Consumers should spend their direct cash payment portion of the $2 trillion coronavirus aid package passed by the Senate on basic essentials — or put the funds in an emergency savings account, personal finance and economic experts say.
The government aid provides up to $1,200 per person up to certain income thresholds, with an extra $500 per child. The IRS will determine eligibility based on the individual’s 2018 or 2019 tax return. If a taxpayer hasn’t filed those yet, they will need to do so, in order to receive their payment.
“Before this is over, millions of people will lose their jobs,” said Elise Gould, senior economist at the Economic Policy Institute, a nonprofit think tank that focuses on issues affecting low and middle income workers. “This will help cover some of those gaps.”
For consumers who have already lost significant income or fear a layoff is imminent, the money should be spent on basics such as rent, groceries, prescriptions, gas, and utilities, Greg McBride, chief financial analyst for Bankrate.com, said.
Consumers looking to ease their household budget pressure should also contact the lender for their mortgage or car loan to request a temporary hold on their monthly payments, and talk to creditors to discuss other repayment options, he said.
If consumers are still working and their needs are met, they should put this money in their emergency savings account. If they don’t have one, now is a good time to open one.
The savings should be in an easily accessible, safe, liquid place — not a mattress or a shoe box that could be burglarized. Instead, look into a money market fund or high-yield savings account, Nilay Gandhi, senior financial advisor with Vanguard Personal Advisor Services.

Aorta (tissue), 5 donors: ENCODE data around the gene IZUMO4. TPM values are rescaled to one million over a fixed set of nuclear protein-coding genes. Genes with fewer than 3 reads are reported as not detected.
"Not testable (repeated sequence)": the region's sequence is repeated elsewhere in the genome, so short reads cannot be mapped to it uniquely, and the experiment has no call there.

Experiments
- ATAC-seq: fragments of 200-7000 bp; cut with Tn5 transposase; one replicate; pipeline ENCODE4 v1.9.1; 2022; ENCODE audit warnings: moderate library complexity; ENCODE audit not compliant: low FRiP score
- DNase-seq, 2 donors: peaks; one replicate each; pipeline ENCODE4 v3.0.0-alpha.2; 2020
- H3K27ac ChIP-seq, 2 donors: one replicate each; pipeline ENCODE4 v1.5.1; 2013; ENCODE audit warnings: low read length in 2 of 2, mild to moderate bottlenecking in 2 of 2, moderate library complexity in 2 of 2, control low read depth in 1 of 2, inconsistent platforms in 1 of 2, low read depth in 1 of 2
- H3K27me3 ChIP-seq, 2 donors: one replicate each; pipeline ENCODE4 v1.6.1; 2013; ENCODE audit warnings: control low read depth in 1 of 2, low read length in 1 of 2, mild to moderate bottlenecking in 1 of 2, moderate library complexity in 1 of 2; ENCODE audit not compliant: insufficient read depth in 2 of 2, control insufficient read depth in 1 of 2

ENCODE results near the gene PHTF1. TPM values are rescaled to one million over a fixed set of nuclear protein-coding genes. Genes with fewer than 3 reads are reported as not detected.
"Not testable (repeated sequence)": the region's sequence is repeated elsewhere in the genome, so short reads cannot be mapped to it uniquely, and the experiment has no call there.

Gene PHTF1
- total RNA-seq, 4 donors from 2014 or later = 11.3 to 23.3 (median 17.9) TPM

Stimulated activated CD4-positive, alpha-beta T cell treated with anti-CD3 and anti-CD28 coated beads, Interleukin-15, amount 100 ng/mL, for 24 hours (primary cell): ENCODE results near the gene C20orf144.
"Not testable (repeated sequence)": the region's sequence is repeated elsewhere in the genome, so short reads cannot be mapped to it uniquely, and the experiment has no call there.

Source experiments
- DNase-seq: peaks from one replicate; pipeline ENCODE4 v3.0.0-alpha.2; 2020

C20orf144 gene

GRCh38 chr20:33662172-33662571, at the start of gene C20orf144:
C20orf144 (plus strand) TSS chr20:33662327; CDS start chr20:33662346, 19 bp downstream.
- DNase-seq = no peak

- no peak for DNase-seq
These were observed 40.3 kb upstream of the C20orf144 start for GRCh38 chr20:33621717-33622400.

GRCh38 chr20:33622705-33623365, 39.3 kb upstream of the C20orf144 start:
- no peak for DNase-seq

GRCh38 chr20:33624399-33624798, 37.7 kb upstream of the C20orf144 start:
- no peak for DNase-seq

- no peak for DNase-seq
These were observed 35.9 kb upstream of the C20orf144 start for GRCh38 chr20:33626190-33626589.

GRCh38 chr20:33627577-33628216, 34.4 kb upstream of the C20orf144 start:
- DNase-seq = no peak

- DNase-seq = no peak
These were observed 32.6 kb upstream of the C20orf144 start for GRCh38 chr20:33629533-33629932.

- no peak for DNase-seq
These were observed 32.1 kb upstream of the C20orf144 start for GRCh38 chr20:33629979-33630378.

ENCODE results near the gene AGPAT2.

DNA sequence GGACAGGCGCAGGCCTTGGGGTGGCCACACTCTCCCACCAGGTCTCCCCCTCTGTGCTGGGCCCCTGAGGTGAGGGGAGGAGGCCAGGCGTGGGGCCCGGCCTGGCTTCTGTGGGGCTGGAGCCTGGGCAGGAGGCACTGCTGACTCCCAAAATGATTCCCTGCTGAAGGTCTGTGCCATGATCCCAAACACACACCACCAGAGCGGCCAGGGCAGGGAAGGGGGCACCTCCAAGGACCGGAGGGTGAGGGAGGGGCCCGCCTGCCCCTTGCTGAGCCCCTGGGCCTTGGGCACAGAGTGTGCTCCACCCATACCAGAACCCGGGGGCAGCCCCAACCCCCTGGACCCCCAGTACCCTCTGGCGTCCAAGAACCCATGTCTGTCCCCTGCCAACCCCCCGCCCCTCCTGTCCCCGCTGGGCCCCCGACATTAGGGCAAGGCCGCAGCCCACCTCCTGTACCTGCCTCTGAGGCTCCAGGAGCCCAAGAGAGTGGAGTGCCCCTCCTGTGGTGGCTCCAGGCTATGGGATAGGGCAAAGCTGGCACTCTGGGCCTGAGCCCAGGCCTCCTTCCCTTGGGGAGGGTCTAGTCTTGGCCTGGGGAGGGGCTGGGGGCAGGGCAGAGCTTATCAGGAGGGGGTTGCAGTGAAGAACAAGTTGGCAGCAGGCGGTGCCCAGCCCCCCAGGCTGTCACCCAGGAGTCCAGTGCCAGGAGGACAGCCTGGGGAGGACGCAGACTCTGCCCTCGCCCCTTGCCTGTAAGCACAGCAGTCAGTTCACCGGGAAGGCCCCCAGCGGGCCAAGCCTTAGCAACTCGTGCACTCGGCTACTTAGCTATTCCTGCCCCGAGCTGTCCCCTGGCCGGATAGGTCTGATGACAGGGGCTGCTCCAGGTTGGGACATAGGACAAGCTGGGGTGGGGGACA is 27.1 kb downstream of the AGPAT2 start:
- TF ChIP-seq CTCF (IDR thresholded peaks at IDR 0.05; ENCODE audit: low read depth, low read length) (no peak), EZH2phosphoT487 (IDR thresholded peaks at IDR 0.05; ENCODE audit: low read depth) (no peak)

How the payments will be used will be up to each individual, said Gandhi. If their family has a household budget, the funds should be considered within the budget. If the family doesn’t have a budget, now is a good time to draft one.
Households who are financially secure and already have their basics and savings cushion covered may be in a position to use the funds to add to their savings for their child’s education, or retirement.
Households that are well positioned financially to weather the outbreak and want to help those in more need can donate their refund to a charity, a local food bank, or a group fighting the disease, such as the CDC Foundation.
While some have referred to the aid package as “stimulus” for the economy, others say it is more of an “income support program.”
“Ordinarily, when governments are trying to stimulate the economy, a transfer of cash can allow people to spend more, buy more, eat out more, all of which helps to keep the economy growing,” said Aparna Mathur, a resident scholar at American Enterprise Institute, a conservative think tank.
When people have been told to shelter in place, and take every precaution, they’re not going to go out and spend more.
“The idea of the stimulus isn’t to boost the economy now but rather to aid financially stressed households and keep consumers from falling further behind,” McBride said.
The purpose is to feed families, keep a roof over their heads and keep the lights on. It’s not about shoppers spending more than they would normally.
Perhaps when the pandemic is passed, if there’s any extra money left, it can safely be spent on something more than on covering the essentials.
“The ‘stimulus’ aspect of the cash transfer can play a role later down the line when the health crisis is behind us,” said Mathur.
Despite the millions of dollars being sent out, Gould says she doesn’t think the payment to consumers will be enough.
“It’s a one-time check,” she said. “They still have to pay their bills month after month.”